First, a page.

The International Monetary Fund (IMF) predicted the world economy will strengthen in 2020, albeit at a slightly slower pace than previously anticipated amid threats related to trade and tensions in the Middle East.
Global growth will accelerate to 3.3% from 2.9% in 2019, marking the first pickup in three years, the fund said. Both figures are down compared with forecasts in October, and it marks the IMF’s sixth straight reduction for 2019.
The report, however, contains a sense of modest hope, noting that risks are “less skewed” towards negative outcomes. That outlook will be keenly discussed this week at the World Economic Forum’s (WEF) annual meeting in Davos, Switzerland. The sense that global growth is stabilising is shared by many economists, as well as some central banks.
For the IMF, which sees growth accelerating to 3.4% in 2021, the positives include signs that the slump in manufacturing and global trade is bottoming out, “intermittent” good news on US-China trade talks and accommodative monetary policy.
The Fund even quantified the impact of central banks’ efforts to shore up growth last year. It said growth in 2019 and 2020 would be 0.5 percentage point weaker without their stimulus push.
“Globally the big story is this extraordinary pivot by central banks in 2019,” BlackRock Vice Chairman Philip Hildebrand said on Bloomberg Television. “What’s been holding this back or offsetting this is the trade risks, the geopolitical risks, so if we can pull back on those, we should see global growth edging up.”
The IMF made modest downgrades to 2020 projections for the US and the euro area, while India’s forecast was slashed by more than a percentage point. The prediction for global trade volume growth was cut to 2.9% from 3.2%, though that would still be far better than last year’s 1%.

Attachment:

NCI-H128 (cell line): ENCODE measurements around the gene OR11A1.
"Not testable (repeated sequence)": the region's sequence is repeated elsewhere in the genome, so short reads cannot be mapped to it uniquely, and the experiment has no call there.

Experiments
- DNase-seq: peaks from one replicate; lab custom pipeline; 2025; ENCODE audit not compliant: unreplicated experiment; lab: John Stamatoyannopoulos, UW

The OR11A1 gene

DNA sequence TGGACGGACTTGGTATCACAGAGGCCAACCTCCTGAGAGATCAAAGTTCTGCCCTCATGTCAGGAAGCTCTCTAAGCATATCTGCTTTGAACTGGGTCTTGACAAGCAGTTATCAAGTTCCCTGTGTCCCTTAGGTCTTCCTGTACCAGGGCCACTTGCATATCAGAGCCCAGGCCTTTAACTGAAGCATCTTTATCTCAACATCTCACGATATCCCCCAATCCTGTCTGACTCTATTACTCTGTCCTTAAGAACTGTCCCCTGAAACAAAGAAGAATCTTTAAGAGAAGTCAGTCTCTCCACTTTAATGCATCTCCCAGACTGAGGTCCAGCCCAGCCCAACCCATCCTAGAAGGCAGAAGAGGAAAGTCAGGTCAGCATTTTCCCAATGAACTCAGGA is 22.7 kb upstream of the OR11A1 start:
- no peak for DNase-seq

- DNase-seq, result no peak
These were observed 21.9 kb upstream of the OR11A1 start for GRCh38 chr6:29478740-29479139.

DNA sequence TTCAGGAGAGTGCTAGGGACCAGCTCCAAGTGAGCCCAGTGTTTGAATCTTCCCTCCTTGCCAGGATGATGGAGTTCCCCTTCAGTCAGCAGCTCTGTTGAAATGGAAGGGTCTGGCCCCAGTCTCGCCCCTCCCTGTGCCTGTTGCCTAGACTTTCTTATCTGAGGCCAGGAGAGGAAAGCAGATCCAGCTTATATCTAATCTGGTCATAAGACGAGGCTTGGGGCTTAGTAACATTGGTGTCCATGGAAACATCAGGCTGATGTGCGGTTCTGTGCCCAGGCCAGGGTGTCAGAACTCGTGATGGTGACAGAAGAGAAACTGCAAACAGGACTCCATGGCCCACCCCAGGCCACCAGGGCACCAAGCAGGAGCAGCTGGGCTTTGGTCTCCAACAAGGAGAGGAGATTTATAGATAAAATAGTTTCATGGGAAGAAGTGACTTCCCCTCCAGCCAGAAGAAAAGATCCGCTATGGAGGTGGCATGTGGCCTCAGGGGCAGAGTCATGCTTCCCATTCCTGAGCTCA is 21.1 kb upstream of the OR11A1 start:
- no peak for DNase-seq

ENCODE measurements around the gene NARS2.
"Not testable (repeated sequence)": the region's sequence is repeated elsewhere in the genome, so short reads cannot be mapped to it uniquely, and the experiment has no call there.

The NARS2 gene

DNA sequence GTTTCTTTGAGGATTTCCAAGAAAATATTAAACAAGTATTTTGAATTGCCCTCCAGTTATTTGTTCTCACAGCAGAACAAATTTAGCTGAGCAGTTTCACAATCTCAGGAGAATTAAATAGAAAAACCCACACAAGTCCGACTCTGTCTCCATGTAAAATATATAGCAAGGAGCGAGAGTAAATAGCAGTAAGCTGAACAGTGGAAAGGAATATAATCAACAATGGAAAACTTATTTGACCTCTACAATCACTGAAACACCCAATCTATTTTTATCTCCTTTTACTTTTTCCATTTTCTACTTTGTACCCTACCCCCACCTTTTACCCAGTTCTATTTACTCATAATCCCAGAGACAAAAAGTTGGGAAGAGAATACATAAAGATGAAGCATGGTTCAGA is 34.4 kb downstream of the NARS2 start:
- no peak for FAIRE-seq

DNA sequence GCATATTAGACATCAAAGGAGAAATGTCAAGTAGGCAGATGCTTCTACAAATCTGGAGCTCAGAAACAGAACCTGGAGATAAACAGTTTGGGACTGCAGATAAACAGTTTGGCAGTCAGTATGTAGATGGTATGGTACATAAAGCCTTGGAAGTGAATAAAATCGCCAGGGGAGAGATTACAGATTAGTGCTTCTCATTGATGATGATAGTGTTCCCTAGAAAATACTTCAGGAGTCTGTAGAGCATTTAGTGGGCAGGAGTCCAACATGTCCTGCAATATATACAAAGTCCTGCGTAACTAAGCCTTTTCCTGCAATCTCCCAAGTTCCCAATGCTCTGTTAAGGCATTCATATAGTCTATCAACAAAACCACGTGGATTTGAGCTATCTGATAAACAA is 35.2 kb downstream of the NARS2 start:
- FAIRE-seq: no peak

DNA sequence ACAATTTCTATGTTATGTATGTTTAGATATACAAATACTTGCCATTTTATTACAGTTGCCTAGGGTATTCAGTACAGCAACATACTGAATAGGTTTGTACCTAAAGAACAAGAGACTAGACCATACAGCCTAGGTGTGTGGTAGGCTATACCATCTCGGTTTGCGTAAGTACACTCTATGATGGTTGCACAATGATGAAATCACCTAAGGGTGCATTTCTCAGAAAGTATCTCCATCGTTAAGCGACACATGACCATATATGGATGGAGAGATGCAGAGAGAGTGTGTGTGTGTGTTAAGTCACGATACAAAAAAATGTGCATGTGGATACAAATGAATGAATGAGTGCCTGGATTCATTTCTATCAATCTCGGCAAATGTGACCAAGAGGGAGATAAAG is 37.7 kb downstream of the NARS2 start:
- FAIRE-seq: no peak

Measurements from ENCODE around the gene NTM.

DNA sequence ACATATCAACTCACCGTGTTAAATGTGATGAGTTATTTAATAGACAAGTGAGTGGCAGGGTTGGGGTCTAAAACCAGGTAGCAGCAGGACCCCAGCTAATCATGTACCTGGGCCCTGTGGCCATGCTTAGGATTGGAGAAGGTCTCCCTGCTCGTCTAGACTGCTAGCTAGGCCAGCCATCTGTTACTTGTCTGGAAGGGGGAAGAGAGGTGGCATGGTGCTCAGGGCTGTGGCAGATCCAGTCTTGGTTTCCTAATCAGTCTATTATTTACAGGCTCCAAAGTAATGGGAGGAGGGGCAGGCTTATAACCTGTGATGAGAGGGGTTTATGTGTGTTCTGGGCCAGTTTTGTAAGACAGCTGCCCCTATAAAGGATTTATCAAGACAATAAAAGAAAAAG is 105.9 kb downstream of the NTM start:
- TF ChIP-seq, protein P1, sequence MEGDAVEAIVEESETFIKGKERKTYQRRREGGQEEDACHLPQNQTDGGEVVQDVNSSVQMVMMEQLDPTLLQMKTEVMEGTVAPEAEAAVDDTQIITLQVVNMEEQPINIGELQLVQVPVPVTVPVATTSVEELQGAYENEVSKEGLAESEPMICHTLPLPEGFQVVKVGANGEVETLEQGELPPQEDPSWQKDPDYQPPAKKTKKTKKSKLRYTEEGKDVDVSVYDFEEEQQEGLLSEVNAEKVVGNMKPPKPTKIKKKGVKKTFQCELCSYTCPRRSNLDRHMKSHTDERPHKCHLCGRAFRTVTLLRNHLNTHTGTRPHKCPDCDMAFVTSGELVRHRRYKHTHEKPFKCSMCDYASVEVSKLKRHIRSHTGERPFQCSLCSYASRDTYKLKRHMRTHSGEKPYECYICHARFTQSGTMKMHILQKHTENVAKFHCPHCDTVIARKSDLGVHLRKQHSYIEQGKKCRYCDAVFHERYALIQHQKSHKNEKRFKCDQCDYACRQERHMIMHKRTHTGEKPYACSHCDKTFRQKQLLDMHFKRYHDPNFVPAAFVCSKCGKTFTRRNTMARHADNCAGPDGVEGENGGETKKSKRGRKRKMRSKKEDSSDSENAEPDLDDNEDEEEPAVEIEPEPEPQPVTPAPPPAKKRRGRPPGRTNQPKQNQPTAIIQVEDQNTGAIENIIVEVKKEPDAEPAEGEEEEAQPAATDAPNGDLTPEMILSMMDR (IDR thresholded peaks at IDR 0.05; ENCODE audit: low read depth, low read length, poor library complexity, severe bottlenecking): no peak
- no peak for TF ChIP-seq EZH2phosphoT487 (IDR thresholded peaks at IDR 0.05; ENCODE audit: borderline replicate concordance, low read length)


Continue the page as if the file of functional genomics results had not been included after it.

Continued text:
While risks have eased, the IMF was clear that that there’s still plenty to worry about. Progress in trade talks is stop-start, simmering US-Iran tensions could hit oil supply, and there’s also social unrest and weather-related disasters.
“Few signs of turning points are yet visible in global macroeconomic data,” it said. “The risk of protracted subpar global growth remains tangible despite tentative signs of stabilising momentum.”
The US-China trade pact, signed on January 15, reduces the cumulative negative effect of the battle on output over 2019 and 2020 to 0.5%, IMF Chief Economist Gita Gopinath said. The previous estimate was 0.8%, or $700 billion, with tariffs accounting for a third and the rest from companies not investing, IMF Managing Director Kristalina Georgieva said in Washington Friday.
“A trade truce is not the same as trade peace,” Georgieva said. Completion of the first phase of the deal mean a “shrinkage of the negative impact, but not an eradication.”
The fund held or reduced its estimates for most of the world’s biggest economies for 2020, with Japan a notable exception. It raised the outlook to 0.7% from 0.5%, reflecting the anticipated boost from stimulus measures undertaken in December.
The fund raised China’s estimate by 0.2 percentage point to 6%. The phase one trade deal is likely to alleviate near-term cyclical weakness, though unresolved disputes on broader U.S.-China economic relations “will continue weighing on activity.”
The 2020 estimate for the U.S. was lowered by 0.1 percentage point to 2%, and 2021 held at 1.7%.
India’s downgrade was because domestic demand has slowed more sharply than expected amid stress in the non-bank financial sector and a decline in credit growth, the fund said.